Iron-rich foods for vegetarians and vegans
Iron is an essential mineral for health. Although red meat and seafood are good sources of iron, many plant-based foods also contain plenty of this mineral.
Numerous vegetables, legumes, and other foods contain a form of iron called nonheme iron, which accounts for the majority of people's iron intake in the United States. The type of iron in animal products is called heme iron.
Although the body can absorb it more easily, heme iron is not essential to the human diet.
By selecting the right foods, people eating a vegetarian or vegan diet can meet their daily iron requirements without needing to take supplements.
In this article, we list the best iron-rich vegetarian foods. We also provide some tips to help people maximize their iron absorption from nonheme sources.
The following are some of the best iron-rich foods for vegetarians and vegans:
1. Lentils - Lentils are rich in iron, protein, and fiber, making them a great addition to a healthful diet.
2. Cannellini beans - They also contain many other essential minerals and plant compounds. Several studies support the consumption of beans to reduce the risk of heart disease and related conditions.
3. Tofu - Tofu is a bean curd that manufacturers make by coagulating the milk from soybeans. It is popular among vegans and vegetarians as it contains significant amounts of protein, iron, and calcium.
4. Amaranth - This ancient grain is gluten-free and contains many other nutrients that are essential for health, including fiber, manganese, and magnesium.
5. Fortified cereals - Many types of breakfast cereal, including oats, contain iron that manufacturers add during processing.
6. Dark chocolate - a 3-ounce serving of dark chocolate provides 7 mg of iron. Cocoa is also one of the best sources of flavonoid antioxidants, which may provide heart benefits, protect nerves, boost immunity, and improve cognitive function and mood.
7. Baked potatoes - Potatoes, especially their skins, are a good source of iron. They are a source of carbohydrates, dietary fiber, resistant starch, vitamin C, and potassium.
8. Spinach - Spinach is low in calories but high in fiber, vitamins, minerals, and antioxidants.
9. Dried apricots - Dried fruits are also rich in fiber, vitamins, minerals, and antioxidants. They make ideal snacks as they are easy to eat on the go.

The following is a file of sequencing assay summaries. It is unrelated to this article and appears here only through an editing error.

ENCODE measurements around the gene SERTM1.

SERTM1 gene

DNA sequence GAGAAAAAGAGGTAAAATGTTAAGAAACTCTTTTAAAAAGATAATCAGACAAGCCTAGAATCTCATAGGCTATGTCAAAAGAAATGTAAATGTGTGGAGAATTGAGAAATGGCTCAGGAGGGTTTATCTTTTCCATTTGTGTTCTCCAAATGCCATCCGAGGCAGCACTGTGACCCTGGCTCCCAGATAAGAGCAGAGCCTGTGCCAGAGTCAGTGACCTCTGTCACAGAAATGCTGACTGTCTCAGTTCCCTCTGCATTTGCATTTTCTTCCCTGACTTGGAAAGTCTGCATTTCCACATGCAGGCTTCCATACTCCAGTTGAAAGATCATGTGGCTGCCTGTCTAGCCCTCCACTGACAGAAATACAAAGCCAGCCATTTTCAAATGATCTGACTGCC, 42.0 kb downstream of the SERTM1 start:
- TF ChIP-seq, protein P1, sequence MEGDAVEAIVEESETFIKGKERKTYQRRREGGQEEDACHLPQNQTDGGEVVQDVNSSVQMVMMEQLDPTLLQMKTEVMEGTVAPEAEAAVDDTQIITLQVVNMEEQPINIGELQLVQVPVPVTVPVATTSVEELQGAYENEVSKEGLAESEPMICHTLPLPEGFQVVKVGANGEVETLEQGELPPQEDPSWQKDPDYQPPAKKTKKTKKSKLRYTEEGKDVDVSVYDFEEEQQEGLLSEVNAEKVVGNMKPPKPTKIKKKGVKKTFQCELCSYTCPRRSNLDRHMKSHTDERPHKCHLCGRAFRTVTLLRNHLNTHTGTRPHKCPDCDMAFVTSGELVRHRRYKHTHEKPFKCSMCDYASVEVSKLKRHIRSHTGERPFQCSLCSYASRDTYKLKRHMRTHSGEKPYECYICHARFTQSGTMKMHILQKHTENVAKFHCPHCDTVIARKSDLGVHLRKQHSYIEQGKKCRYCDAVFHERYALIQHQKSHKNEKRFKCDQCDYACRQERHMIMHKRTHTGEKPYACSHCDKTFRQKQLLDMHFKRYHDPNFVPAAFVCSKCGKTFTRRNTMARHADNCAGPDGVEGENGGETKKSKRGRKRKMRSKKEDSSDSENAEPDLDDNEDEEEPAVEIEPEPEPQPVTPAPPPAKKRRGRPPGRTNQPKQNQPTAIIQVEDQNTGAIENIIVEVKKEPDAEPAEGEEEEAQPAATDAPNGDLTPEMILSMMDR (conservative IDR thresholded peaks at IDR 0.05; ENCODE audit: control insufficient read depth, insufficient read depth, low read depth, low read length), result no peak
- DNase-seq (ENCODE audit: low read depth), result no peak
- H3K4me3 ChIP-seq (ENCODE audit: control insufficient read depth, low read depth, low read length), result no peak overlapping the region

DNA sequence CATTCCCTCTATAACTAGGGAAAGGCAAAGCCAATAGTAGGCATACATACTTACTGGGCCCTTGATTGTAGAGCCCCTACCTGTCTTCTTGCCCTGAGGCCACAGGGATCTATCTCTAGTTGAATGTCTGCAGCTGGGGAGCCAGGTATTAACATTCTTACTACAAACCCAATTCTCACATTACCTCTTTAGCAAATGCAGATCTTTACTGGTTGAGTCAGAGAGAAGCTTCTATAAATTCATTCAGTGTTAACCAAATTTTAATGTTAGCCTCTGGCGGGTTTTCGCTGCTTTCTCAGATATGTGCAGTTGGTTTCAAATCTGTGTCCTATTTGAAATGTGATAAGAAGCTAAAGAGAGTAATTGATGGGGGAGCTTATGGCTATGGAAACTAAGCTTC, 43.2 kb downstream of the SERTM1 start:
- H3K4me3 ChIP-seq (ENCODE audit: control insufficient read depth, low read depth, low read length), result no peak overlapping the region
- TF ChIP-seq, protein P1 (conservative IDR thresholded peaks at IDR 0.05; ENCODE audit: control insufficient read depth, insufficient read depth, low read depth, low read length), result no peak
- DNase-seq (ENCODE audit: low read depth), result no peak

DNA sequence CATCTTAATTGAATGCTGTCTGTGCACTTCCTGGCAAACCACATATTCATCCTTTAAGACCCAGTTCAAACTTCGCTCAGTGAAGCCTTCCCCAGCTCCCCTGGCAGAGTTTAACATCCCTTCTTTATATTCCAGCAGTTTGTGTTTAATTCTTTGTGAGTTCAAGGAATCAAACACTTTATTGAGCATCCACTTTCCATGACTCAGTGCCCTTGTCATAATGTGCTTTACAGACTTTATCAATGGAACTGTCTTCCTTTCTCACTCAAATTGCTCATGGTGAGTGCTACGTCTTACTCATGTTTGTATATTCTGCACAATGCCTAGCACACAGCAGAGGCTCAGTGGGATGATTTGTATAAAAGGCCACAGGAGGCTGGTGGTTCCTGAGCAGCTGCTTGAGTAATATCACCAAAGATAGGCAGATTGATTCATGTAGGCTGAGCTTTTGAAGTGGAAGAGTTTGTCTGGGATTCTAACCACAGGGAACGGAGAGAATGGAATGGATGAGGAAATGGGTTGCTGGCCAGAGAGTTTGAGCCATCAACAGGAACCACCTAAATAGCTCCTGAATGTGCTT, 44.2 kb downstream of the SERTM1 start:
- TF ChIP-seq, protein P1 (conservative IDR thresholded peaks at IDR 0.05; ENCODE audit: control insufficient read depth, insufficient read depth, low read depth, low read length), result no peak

10. Hulled hemp seeds - These seeds are one of the few plant-based sources of omega-3 fats, which are essential for heart and brain health.
11. Blackstrap molasses - A byproduct of sugar production. Unlike sugar, the molasses retains the nutrients from sugar cane, which include calcium, magnesium, and vitamin B-6. This thick syrup is also a good source of iron, providing 3.6 mg per tablespoon. However, it is best to limit the intake of blackstrap molasses to avoid consuming too much sugar.
How much iron do you need?
The National Institutes of Health recommend that women over the age of 50 years and all adult men get 8 mg of iron daily.
Women aged between 19 and 50 years should aim for 18 mg per day, while pregnant women require 27 mg of iron for fetal health.
A person can increase the amount of iron that their body absorbs from plant-based sources by eating iron-rich foods alongside a source of vitamin C.
Good sources of vitamin C include bell peppers, broccoli, cantaloupe melon, cauliflower, citrus fruits, kiwi fruit, leafy green vegetables, mango, papaya, strawberries, sweet potatoes, tomatoes.
They should also avoid foods, beverages, and supplements that reduce iron absorption for up to 2 hours before and after iron-rich meals. These include black tea, calcium supplements, coffee, dairy, egg, peppermint tea, red wine. Antacid medications also inhibit iron absorption.
Vegetarian foods can be excellent sources of iron, especially when people eat them in combination with a food that is rich in vitamin C.
People who do not eat meat can ensure that they get enough iron by consuming a wide variety of iron-rich, plant-based foods.
Anyone who is concerned that they may not be getting enough iron from their diet should speak to a doctor or dietician.
#Vegan #Vegetarian #UHG #UHGMedicare #MedicalServices #MedicalTourism #CancerTreatment #StageOneTreatment #StageTwoTreatment #HeavyIontherapy #medicalconcierge #chemotherapy #ProtonTherapy #Parkinson #癌 #癌症治療 #質子 #重離子